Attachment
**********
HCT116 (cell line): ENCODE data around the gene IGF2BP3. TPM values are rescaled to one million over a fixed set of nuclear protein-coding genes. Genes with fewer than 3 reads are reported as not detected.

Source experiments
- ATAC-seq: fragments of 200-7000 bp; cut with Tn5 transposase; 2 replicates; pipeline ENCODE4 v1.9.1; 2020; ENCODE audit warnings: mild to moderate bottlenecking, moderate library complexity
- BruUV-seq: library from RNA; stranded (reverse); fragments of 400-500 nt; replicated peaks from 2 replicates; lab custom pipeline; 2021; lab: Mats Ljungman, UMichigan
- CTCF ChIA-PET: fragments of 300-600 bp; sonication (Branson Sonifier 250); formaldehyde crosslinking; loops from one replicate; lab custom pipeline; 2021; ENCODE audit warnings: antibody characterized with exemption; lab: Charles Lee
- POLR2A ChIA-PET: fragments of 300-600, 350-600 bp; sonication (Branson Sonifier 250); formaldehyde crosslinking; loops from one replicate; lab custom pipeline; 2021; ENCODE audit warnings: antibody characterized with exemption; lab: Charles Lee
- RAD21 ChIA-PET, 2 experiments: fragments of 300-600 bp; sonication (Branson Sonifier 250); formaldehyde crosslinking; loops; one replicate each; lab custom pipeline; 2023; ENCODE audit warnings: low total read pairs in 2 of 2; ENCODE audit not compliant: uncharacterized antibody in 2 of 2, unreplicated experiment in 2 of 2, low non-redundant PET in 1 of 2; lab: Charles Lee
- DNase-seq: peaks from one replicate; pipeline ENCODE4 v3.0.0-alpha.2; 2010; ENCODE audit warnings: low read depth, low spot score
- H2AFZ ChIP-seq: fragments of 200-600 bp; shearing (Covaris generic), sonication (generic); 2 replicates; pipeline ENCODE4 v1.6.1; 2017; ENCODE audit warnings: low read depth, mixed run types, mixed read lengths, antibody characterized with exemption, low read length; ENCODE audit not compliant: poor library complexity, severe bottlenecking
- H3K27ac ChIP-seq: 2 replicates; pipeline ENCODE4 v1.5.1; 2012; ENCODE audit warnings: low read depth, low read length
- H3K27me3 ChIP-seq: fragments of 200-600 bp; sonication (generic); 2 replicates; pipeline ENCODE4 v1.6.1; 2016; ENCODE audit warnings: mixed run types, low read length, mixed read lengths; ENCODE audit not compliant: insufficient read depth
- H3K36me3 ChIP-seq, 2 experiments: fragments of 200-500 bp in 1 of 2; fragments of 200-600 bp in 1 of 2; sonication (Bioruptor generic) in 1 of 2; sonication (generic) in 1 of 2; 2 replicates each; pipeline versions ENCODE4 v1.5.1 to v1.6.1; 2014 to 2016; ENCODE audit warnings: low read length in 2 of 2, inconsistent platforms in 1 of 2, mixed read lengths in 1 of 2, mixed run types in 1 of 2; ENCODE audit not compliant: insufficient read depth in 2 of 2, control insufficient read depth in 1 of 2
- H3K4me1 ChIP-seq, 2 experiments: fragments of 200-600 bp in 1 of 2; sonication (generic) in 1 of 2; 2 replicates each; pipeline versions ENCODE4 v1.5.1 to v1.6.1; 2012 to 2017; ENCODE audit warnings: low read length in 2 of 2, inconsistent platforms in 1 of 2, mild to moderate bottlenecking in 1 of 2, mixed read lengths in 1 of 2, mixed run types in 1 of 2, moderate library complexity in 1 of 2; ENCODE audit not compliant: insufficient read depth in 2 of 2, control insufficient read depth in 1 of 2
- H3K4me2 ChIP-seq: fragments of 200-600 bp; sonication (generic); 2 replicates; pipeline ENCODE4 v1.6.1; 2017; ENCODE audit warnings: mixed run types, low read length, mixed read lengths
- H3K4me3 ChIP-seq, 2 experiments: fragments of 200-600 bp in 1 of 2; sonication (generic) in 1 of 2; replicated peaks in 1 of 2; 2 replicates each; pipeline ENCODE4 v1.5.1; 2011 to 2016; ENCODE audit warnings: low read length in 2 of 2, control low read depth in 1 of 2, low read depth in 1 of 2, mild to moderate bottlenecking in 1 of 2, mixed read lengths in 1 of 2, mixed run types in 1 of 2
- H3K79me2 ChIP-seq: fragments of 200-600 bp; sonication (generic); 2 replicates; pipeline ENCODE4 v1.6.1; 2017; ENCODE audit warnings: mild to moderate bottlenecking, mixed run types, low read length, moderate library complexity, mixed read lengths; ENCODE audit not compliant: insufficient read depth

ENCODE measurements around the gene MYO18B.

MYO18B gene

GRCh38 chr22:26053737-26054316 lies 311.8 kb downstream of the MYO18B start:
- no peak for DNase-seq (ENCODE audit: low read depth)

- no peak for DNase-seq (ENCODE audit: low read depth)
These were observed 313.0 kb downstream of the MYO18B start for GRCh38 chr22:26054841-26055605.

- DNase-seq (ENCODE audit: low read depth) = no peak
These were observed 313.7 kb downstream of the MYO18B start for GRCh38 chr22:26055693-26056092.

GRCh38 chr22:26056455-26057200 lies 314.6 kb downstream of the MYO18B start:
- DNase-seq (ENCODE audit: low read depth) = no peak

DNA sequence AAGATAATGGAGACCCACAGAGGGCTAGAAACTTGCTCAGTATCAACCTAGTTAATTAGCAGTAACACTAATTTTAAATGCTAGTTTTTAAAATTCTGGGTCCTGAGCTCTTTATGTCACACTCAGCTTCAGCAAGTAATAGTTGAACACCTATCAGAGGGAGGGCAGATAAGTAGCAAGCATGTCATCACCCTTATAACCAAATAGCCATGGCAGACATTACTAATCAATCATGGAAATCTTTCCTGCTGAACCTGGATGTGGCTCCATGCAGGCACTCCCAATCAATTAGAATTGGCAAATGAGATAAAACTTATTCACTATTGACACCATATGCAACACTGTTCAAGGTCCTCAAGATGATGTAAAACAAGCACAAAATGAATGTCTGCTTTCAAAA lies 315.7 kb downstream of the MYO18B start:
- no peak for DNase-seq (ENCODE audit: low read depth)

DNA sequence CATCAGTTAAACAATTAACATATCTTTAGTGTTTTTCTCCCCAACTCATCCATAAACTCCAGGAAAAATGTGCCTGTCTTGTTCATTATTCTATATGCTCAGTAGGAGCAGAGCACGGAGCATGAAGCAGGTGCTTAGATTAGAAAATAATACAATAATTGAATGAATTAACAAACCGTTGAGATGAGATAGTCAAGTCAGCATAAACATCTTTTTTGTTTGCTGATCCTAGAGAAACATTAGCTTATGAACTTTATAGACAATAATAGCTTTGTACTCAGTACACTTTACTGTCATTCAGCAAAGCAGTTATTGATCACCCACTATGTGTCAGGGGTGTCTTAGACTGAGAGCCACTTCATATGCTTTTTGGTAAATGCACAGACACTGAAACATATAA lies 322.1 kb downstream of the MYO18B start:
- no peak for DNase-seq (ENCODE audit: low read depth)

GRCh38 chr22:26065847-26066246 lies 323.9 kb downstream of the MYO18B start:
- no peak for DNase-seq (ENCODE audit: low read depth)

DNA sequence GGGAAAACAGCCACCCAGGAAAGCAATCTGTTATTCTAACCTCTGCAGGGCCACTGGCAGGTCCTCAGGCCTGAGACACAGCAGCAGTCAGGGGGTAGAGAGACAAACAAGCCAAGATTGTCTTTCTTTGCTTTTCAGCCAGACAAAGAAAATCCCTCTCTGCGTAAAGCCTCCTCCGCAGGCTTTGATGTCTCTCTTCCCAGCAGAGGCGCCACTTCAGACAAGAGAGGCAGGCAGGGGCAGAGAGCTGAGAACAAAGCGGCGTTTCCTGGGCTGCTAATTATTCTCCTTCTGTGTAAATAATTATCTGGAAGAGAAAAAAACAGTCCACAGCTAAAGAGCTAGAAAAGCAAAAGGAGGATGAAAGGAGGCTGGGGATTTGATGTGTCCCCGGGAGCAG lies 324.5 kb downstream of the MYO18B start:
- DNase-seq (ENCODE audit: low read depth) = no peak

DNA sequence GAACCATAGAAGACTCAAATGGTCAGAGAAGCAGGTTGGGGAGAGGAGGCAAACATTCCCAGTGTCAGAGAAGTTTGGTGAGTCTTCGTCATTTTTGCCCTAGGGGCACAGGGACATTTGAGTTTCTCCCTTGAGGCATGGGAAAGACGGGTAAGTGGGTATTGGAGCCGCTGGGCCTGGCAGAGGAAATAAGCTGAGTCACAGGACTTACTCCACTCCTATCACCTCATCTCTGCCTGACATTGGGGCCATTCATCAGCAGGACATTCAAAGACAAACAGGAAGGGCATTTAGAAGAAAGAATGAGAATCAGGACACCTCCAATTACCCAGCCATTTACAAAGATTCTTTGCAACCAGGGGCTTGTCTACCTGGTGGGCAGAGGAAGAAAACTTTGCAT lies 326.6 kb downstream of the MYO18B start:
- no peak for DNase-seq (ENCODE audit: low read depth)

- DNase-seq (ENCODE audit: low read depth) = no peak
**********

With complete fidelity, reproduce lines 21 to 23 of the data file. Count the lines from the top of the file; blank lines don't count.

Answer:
- no peak for DNase-seq (ENCODE audit: low read depth)
These were observed 313.0 kb downstream of the MYO18B start for GRCh38 chr22:26054841-26055605.

- DNase-seq (ENCODE audit: low read depth) = no peak